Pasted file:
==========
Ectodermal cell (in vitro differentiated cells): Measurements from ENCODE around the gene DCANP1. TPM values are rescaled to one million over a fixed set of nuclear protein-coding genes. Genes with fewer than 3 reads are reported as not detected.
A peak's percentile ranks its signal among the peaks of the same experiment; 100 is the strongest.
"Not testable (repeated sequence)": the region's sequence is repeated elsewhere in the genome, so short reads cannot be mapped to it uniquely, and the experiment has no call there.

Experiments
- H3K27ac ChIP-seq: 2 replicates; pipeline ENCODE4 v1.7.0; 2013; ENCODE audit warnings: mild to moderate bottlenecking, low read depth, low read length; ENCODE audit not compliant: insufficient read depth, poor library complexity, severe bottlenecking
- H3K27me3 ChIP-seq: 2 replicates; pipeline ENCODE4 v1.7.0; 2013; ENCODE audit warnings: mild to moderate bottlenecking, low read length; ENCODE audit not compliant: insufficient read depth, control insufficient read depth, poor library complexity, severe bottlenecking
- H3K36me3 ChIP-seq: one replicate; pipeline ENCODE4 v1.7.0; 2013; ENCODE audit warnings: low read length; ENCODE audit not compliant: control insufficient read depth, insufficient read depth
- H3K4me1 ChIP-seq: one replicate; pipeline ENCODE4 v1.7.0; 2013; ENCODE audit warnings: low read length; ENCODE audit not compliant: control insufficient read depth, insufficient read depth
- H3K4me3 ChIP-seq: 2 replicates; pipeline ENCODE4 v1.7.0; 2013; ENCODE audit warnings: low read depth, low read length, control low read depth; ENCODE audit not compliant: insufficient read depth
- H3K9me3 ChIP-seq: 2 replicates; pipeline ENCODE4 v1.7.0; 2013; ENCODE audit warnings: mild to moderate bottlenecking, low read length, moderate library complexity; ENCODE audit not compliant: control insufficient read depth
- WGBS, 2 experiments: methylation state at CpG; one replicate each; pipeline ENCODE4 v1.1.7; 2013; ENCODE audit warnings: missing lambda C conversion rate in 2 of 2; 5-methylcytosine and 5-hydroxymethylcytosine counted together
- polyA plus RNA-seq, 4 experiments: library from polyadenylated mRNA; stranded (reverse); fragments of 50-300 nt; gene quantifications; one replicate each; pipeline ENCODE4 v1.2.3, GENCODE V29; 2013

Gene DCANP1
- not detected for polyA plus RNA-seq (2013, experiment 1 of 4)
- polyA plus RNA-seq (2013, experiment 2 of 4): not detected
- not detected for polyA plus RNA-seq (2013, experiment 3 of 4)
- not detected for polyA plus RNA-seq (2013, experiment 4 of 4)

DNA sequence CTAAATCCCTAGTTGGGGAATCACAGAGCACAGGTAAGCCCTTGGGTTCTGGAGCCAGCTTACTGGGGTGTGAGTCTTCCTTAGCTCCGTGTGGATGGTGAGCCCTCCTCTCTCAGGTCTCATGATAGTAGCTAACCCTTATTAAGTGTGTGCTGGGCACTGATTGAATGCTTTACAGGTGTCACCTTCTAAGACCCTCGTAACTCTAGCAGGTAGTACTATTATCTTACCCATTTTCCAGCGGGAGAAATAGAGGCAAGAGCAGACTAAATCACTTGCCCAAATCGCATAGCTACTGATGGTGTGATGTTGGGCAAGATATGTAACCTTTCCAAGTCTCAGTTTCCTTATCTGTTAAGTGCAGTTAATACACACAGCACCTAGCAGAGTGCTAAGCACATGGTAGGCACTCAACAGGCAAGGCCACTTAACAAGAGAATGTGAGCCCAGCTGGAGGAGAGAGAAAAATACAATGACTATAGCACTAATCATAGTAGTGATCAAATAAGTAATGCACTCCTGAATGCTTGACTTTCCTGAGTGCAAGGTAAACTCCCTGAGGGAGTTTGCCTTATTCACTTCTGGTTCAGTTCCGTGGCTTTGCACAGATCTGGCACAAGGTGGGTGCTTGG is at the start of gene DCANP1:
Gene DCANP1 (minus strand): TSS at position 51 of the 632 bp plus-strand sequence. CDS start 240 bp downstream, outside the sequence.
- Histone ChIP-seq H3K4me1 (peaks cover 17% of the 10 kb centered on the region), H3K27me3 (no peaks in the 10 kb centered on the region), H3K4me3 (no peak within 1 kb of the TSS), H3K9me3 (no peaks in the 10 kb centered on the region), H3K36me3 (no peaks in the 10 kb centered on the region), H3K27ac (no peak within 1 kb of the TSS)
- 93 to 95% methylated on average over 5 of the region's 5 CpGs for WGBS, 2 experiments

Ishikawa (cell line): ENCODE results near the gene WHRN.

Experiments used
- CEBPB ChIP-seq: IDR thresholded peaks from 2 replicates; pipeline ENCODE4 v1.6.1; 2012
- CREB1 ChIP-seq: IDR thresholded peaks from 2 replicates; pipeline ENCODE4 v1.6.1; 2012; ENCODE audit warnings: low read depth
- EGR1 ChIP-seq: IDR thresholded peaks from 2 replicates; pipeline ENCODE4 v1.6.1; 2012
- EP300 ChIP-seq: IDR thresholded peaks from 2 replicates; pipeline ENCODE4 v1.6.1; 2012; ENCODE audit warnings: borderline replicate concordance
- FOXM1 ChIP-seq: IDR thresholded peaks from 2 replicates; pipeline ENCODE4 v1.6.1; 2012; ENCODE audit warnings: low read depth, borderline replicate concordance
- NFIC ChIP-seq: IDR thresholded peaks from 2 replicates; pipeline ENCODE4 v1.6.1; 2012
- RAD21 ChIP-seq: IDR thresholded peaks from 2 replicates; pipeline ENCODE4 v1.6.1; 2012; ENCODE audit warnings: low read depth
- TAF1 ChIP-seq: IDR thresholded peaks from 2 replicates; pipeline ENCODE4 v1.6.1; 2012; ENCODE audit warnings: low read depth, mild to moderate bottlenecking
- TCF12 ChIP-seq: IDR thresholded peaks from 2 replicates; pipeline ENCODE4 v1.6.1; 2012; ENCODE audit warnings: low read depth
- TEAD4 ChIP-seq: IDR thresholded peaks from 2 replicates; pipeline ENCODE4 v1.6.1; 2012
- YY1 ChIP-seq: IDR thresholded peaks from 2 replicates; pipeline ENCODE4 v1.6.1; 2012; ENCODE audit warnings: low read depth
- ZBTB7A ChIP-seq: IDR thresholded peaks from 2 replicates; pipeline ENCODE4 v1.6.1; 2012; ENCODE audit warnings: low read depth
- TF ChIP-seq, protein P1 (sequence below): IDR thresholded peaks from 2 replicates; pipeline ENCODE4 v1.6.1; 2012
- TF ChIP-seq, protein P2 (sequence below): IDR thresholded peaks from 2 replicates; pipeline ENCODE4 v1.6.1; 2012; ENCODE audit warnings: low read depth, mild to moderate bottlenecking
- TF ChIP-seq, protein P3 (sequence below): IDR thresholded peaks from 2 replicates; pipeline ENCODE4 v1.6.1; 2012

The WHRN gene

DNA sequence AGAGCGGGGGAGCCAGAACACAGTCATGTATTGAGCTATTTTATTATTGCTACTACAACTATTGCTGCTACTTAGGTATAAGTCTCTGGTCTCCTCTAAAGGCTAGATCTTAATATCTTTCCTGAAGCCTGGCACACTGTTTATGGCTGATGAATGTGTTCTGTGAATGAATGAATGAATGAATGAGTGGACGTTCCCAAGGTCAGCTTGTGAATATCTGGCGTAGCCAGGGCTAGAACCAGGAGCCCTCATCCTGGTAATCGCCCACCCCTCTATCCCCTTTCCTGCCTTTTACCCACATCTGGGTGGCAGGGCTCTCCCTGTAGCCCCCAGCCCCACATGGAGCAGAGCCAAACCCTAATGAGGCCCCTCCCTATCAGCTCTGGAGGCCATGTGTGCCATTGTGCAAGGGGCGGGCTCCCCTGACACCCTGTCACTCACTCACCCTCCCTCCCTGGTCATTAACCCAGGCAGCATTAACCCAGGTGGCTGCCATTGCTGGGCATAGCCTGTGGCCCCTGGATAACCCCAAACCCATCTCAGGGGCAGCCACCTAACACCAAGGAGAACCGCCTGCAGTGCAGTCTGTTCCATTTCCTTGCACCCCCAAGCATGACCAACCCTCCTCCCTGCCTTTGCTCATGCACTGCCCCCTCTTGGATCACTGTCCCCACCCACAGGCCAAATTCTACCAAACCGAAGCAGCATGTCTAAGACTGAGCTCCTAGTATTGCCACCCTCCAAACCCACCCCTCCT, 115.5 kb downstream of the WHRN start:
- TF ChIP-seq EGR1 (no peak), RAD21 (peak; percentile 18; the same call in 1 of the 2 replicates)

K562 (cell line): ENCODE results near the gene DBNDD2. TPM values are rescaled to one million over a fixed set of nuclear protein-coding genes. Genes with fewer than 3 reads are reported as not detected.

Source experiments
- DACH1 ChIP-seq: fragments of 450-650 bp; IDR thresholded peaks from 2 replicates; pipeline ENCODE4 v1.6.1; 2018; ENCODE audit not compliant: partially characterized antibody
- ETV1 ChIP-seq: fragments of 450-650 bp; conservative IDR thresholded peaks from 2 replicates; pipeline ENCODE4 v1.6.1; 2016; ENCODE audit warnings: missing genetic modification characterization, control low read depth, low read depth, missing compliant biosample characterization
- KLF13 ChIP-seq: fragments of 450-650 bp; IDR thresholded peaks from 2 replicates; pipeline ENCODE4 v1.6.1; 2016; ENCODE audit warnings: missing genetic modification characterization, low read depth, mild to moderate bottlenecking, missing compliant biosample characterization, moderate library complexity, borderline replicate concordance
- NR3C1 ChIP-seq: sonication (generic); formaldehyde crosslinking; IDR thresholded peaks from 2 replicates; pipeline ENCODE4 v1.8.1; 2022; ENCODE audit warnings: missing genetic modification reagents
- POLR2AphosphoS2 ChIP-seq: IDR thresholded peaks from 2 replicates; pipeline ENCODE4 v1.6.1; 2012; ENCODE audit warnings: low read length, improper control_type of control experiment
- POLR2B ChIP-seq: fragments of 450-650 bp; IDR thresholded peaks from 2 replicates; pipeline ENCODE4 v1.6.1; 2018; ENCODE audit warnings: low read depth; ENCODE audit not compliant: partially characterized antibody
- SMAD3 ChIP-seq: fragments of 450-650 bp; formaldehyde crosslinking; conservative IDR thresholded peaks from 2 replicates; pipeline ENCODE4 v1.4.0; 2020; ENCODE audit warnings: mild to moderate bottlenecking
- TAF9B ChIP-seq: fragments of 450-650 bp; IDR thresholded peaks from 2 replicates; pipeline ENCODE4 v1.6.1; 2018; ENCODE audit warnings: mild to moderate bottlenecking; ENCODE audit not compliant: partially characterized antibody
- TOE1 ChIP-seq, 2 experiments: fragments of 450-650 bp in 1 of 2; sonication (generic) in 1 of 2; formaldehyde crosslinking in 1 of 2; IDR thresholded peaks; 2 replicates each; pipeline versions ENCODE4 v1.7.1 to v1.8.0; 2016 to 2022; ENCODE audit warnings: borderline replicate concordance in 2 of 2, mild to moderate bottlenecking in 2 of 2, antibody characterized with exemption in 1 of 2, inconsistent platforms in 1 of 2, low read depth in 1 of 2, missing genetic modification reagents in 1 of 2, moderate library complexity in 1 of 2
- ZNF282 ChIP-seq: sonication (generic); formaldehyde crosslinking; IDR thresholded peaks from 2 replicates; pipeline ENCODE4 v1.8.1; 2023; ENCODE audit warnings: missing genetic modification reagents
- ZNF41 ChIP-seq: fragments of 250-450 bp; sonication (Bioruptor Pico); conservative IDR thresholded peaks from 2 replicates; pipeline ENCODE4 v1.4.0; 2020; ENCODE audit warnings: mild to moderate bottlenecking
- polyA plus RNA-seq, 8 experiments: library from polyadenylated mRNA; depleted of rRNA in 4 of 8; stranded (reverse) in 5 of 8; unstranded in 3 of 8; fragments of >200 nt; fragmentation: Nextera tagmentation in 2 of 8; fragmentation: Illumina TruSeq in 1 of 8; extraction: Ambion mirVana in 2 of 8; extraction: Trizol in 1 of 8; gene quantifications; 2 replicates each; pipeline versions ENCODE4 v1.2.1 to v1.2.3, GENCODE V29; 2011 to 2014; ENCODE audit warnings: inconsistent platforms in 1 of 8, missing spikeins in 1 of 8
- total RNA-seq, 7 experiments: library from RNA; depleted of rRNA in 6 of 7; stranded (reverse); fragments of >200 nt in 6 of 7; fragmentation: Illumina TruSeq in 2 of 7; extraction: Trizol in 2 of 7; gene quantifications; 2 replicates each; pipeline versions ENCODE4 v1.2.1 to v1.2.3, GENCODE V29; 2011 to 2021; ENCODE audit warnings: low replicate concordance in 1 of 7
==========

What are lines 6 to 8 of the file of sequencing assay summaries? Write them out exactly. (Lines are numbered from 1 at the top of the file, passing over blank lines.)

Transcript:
- H3K27me3 ChIP-seq: 2 replicates; pipeline ENCODE4 v1.7.0; 2013; ENCODE audit warnings: mild to moderate bottlenecking, low read length; ENCODE audit not compliant: insufficient read depth, control insufficient read depth, poor library complexity, severe bottlenecking
- H3K36me3 ChIP-seq: one replicate; pipeline ENCODE4 v1.7.0; 2013; ENCODE audit warnings: low read length; ENCODE audit not compliant: control insufficient read depth, insufficient read depth
- H3K4me1 ChIP-seq: one replicate; pipeline ENCODE4 v1.7.0; 2013; ENCODE audit warnings: low read length; ENCODE audit not compliant: control insufficient read depth, insufficient read depth